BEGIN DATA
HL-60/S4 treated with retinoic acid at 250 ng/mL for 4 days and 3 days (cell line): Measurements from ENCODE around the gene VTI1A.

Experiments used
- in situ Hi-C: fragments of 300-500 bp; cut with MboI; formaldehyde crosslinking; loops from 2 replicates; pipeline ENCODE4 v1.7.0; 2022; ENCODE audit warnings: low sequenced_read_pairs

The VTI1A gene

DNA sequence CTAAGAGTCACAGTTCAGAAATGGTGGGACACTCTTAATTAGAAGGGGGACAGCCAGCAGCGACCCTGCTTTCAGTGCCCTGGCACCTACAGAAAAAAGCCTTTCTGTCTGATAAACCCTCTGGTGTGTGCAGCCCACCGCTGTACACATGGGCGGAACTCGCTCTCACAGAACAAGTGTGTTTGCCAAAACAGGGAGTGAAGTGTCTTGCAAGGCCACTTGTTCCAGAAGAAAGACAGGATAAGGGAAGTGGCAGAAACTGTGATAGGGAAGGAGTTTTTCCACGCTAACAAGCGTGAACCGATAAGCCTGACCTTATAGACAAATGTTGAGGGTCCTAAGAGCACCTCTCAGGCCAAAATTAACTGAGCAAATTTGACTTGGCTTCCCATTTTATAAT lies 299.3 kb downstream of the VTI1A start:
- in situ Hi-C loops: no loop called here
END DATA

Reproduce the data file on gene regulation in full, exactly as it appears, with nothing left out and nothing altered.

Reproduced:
HL-60/S4 treated with retinoic acid at 250 ng/mL for 4 days and 3 days (cell line): Measurements from ENCODE around the gene VTI1A.

Experiments used
- in situ Hi-C: fragments of 300-500 bp; cut with MboI; formaldehyde crosslinking; loops from 2 replicates; pipeline ENCODE4 v1.7.0; 2022; ENCODE audit warnings: low sequenced_read_pairs

The VTI1A gene

DNA sequence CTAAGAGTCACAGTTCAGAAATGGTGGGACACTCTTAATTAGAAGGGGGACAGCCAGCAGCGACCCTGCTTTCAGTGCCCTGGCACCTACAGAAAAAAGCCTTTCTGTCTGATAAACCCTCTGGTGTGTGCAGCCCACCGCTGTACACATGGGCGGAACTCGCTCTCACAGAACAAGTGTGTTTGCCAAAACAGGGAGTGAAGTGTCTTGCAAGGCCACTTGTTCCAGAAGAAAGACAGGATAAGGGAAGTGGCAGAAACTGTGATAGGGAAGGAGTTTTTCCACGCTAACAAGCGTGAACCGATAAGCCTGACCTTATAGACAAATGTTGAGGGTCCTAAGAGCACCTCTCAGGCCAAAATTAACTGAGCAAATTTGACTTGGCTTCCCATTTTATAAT lies 299.3 kb downstream of the VTI1A start:
- in situ Hi-C loops: no loop called here